I'm a fan of Tucson so far! seems like a pretty cool city with funky bars and restaurants and galleries all around. the older section of town is incredible with it's adobe houses and small farms that have now swallowed up by the city's sprawl but grandfathered into the planning. Saguaro cacti are everywhere (some more 150+ years old).
Yesterday evening after the desert museum we went to the home of this incredible couple... Also chiltepin enthusiasts, they had brought Kraig a few samples from their farm. They own a working ranch in Sonora, Mexico with a few hundred head of cattle and they buy chiltepin from locals there to sell to Native Seed Exchange here in the US (at fairly tradeed priced but not certified "fair trade"). These two gentle and adventure-loving souls are contributing to community and ag development in the area where their ranch is - following thier guts and their hearts in terms of their involvement. Amongst other things, this means working on expanding the market access for the chiltepin up here while trying to maintain the balance of gringo-introduced ideas to the area there... it will be interesting to watch how the projects they've been heling to support there work out.
Their house here in Tucson is really a 5 acre compound of 100+ year old adobe buildings with all kinds of add-ons, a huge sprawling garden with all local and native plants (including mostly edible and medicinal plants, cacti, etc.), a pig, laying hens, beas, fish (in a pond fed by recycled grey water), and millions of treasures collected from their travels to mexico and beyond over their many years. Quite amazing people who welcomed us yesterday as if we'd known them for years ... we feel very lucky to have crossed paths with them, and i'm sure we'll keep up and perhaps visit their ranch in Sonora during their round-up in Novemeber.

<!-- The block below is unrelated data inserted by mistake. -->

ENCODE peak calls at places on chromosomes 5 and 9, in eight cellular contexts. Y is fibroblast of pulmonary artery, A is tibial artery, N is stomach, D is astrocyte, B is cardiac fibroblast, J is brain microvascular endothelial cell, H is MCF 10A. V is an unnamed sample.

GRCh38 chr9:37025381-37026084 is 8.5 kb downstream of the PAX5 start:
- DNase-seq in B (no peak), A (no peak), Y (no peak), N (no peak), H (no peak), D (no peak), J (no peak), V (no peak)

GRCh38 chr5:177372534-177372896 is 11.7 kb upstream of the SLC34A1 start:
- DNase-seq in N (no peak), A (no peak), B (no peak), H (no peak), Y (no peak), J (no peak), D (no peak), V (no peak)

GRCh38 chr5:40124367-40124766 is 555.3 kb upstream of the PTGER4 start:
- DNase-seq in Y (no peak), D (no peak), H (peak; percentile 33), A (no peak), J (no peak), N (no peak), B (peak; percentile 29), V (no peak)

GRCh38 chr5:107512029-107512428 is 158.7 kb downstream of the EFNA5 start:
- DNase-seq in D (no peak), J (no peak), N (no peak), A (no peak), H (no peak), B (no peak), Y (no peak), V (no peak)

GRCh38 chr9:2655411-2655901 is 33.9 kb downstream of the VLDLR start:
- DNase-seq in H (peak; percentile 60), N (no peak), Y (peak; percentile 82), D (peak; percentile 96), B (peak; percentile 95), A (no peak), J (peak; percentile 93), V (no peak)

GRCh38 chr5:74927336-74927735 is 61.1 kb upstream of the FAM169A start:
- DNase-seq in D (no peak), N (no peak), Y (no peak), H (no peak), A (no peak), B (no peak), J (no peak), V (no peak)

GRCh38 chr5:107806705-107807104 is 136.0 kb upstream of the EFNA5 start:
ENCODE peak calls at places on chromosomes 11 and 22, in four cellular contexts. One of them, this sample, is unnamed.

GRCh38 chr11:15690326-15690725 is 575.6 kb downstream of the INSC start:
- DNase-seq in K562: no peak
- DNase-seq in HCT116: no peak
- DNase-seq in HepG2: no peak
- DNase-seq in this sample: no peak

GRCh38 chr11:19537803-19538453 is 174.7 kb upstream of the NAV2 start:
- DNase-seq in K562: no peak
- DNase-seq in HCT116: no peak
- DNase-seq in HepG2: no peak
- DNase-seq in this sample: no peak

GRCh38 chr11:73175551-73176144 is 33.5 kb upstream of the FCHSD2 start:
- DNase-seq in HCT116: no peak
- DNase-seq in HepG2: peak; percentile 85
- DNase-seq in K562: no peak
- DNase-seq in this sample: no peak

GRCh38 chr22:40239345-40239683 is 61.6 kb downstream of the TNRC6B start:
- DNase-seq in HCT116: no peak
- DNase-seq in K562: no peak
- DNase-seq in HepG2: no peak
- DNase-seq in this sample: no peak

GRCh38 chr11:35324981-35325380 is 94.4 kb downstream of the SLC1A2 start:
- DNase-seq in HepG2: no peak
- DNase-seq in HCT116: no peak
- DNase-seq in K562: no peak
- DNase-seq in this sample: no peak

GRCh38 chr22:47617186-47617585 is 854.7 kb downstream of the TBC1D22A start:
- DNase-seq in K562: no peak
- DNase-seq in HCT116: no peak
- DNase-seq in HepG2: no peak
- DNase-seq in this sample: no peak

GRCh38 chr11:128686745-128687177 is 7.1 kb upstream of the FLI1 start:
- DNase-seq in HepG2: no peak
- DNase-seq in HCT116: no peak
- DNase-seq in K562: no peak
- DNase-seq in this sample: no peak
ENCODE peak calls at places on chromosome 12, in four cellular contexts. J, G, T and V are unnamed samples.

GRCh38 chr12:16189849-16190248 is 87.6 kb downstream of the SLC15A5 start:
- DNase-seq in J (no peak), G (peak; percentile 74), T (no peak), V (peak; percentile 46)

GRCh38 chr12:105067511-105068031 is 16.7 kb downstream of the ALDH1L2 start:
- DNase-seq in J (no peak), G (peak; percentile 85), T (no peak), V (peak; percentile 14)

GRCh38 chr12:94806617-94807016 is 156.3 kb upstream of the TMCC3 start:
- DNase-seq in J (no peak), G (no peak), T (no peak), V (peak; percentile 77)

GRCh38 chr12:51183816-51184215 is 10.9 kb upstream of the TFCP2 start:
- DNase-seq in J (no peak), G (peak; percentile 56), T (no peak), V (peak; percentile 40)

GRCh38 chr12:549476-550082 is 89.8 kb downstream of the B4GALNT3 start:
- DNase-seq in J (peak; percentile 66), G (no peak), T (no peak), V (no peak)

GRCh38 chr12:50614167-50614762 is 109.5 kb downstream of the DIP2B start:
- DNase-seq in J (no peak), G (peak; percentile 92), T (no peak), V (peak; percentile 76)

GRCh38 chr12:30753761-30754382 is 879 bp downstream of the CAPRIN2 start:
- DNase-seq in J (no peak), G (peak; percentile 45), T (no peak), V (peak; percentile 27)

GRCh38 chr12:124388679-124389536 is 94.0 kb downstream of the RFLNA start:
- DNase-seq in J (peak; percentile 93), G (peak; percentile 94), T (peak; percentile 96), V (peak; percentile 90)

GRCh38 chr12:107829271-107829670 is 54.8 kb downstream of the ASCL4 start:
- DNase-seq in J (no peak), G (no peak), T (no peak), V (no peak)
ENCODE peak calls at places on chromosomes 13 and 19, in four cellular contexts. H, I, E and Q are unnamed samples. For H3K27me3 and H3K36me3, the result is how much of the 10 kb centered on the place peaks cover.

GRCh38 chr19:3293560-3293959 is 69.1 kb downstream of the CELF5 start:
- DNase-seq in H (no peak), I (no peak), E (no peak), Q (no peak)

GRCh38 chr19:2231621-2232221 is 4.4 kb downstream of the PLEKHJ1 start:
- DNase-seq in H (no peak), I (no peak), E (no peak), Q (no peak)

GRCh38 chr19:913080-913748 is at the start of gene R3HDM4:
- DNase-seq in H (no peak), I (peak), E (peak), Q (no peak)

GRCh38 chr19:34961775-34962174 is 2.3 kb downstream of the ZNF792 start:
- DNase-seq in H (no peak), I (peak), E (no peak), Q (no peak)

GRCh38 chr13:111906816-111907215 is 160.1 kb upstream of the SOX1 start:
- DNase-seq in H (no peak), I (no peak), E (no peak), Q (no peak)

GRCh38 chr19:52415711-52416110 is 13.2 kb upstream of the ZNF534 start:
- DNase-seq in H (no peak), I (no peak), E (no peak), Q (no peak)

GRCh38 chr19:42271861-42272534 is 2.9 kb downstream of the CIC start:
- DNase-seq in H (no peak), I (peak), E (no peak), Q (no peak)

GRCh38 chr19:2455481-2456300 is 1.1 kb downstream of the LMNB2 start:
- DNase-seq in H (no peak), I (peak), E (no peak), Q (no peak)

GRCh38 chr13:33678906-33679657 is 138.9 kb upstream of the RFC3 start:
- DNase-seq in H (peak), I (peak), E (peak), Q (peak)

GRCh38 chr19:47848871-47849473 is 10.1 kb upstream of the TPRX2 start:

Right, enough for now. We're off to a harvest festival in Patagonia (!), AZ tomorrow to see more chiltepin uses and check out the local ag/food markets here. Then, on to Mexico on Monday am, crossing at Naco instead of the more hectic Nogales border town (nogales=walnut in span).
Saturday, October 14, 2006
We'll keep you posted on how this turns out... (click on the image to enlarge it)
We then went off in search of our first chiltepines, grown in the Sonora Desert Museum collection. Several have been planted in their "Mountain Highland Habitat" exhibit and others have sprouted up outside of admin buildings, like this one here... (I'm collecting sample "1"!).
The museum itself was spectacular - really well done - with exhibits outside for the most part. Tons of animals and plants from all over the Southwest desert regions. We only had a few hours there, but it's certainly worth another visit! Highly recommend it.
We've been making our way to Mexico... via Vegas (heather's family reunion), Albuquerque (visiting kraig's family), Phoenix and Tuscon (meeting up with several other Chiltepin enthusiasts/researchers).
In Albuquerque we had the chance to check out the International Balloon Fiesta...It was a chilly morning and we made it there before sunrise to see the "glowing" dawn patrol (several balloons that launch earlier than the mass ascention to give other ballooners an idea of the wind, etc.). This particular day of the week long festival was the "ascent of nations" where most ballons fly a flag of a different country. Israel and Brasil were first up after the US!